… it is possible to appreciate how the anti-democratic spirit of the fascists was not simply a rebellion against or repudiation of liberal values. Fascism did not have to ‘defeat liberalism’ on that ground, as much as it needed to meet it half way. Against the widespread notion that a modern, capitalist, industrial and liberal nation would be naturally inclined towards a democratic political structure, it should be recalled that democracy can often complicate things for the capitalist order, by imposing on it political, social and moral limits and inhibitions, while promoting a re-distribution of wealth through progressive taxation. While liberal historians of our time tend to overlook this simple fact and ascribe the anti-democratic thrust of fascism to the unwholesome sediments of ‘pre-industrial, pre-capitalist and pre-bourgeois traditions,’ [Jürgen Kocka] 19th century and early 20th century liberals throughout the Western world would not have needed any reminder of it. Extension of the suffrage to those without property thus regularly had to be carried through in the face of staunch liberal opposition. Sometimes, in fact, it required an unlikely alliance between the social forces that were more critical-antagonistic of bourgeois society, the lower classes and the conservative nobility.

Landa, 32-33

This is not to ignore that the Italian Fascists and German Nazis drew upon the image and militant structure of the Bolsheviks for their own political formations (Mussolini being an ex-left-communist), but it is these connections that are more commonly investigated and built upon in the first place. Traverso also makes a particularly interesting point about how stressing the purely political and state-driven forms of violence (as Nolte did by positioning the start of totalitarianism in the Red Terror which would be mimicked by Fascism) in these movements actually overlooks other historical tragedies that were enacted by them:

in this reconstruction of the origins of totalitarianism, the collectivization of Soviet agriculture at the beginning of the 1930s is practically ignored. The death of several million Russian and Ukrainian peasants from starvation and mass deportations appears much less important, in Nolte’s approach, than the violence of the civil war after the Revolution. At the same time, his reconstruction of the history of the Russian civil war is very superficial (on this point, his book is incomparably less well documented than the works of Edward H. Carr, Orlando Figes or Nicolas Werth). For example, he gives no estimate of the number of victims. His attention is focused less on the real horrors of this conflict than on its portrayal and distortions in the German collective consciousness… Nolte’s collection of quotations does not prove a thesis, but rather summons up a certain atmosphere.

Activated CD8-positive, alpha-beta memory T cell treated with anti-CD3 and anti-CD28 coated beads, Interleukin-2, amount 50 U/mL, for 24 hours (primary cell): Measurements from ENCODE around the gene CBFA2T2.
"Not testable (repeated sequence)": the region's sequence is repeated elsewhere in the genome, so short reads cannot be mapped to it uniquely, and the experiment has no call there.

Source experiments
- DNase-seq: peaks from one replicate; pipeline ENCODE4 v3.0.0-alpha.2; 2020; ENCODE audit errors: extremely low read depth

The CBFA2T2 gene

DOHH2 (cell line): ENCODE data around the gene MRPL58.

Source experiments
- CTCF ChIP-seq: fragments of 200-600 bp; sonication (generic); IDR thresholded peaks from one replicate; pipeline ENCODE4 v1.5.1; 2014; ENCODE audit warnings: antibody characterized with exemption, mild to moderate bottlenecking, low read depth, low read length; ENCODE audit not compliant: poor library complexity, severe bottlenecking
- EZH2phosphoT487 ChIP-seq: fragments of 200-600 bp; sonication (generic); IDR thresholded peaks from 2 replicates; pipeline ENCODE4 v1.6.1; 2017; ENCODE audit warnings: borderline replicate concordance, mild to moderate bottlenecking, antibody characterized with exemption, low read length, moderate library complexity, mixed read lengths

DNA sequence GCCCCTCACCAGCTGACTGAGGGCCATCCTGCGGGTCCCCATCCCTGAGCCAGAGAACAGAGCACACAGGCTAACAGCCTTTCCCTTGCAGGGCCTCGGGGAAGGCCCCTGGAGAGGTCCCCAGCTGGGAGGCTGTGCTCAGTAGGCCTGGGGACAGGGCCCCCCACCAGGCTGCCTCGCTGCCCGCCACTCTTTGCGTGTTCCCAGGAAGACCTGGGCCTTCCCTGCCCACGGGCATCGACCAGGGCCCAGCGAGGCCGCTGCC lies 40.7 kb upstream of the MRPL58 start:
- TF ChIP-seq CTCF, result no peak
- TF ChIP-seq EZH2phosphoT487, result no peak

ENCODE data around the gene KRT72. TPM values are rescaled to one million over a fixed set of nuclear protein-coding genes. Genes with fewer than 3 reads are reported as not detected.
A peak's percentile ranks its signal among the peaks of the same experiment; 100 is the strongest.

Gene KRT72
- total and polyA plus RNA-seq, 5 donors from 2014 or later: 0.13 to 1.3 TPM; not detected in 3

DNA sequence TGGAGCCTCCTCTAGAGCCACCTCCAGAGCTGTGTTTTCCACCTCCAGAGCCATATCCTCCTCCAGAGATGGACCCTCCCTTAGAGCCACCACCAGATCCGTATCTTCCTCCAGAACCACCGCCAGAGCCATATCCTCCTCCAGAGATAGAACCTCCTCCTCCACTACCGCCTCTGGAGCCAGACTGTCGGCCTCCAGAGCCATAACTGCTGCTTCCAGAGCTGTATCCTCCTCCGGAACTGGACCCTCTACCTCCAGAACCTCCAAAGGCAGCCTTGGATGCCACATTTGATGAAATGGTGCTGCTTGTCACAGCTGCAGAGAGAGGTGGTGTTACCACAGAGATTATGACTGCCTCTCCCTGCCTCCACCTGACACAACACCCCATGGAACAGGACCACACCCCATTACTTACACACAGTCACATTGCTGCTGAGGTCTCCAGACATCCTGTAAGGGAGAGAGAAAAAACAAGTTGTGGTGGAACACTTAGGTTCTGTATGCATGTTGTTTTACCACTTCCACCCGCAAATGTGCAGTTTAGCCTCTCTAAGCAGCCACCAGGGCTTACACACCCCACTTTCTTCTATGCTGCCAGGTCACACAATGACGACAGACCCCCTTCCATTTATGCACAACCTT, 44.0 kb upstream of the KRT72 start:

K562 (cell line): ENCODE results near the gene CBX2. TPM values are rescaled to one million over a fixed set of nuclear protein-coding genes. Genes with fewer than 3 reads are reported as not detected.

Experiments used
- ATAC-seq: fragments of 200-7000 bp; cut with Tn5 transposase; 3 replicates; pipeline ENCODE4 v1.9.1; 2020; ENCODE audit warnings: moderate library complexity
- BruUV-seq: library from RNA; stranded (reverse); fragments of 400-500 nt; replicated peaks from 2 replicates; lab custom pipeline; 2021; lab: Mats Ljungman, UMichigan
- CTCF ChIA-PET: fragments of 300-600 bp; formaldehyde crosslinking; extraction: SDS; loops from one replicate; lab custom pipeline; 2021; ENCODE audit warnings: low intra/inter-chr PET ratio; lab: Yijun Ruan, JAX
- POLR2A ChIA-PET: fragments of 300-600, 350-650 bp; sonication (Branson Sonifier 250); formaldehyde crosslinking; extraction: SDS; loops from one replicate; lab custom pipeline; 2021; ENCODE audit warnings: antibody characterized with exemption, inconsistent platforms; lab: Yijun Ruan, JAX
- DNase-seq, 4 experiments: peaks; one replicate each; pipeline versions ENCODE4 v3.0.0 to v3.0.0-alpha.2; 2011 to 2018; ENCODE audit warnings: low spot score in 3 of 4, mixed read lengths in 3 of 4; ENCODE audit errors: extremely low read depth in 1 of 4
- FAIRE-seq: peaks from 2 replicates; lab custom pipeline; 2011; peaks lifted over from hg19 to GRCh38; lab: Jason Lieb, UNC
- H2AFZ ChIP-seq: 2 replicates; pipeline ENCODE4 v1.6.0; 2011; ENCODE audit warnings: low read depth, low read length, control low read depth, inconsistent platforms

Perhaps it is this “summoning” of “a certain atmosphere” that really concentrates what totalitarianism really is and why it continues to resonate as a fear of what could happen. It is something like a material fear. Material interest includes more general needs (food, water, shelter) but is also always particular and has integrated particular desires and forms of needs (not just food proper, people conceive of food in particular). Material fears are their fears that come from social situations and the material conditions. Many people have a general fear of invasive control into their personal lives. The particular form of that fear is contingent on what could enable that. The (Western) totalitarian fear as it exists today involves fears that are particularized through the relationship to mass media, surveillance, and the party-centered nation-state. While his analysis draws heavily on Arendt’s conception of totalitarianism as that which “destroys politics” and makes many of the same conflations and use of dubious documentation (heavy reliance on The Gulag Archipelago, not unusual for the time), I’ve always found Claude LeFort’s Machiavellian formulation of totalitarianism more interesting: the foundation of democracy is the capacity of individuals to differentiate themselves and their interests from others within the body that they compose. With the removal of the king the state is the empty throne wherein politics becomes – not the determinations of sovereignty or decisions of interpretation concerning prior law or natural right – but the capacity for struggle. This preserves the capacity to admit that it is not an interest in totality itself that creates totalitarianism, because politics by nature is the capacity for any individual need to be addressed. Totalitarianism, then, is actually where the controlled state-body sees totality only expressed in itself, not in the open space for conflict of interest. Of course, this means that practically totalitarianism is basically impossible as an actual concrete form that can take hold. And, disperse thinkers like Jean-Luc Nancy, Lacoue-Labarth, and Traverso have all pointed out, this conception does mean that Totalitarianism is expressible as a fear of structures of liberalism itself: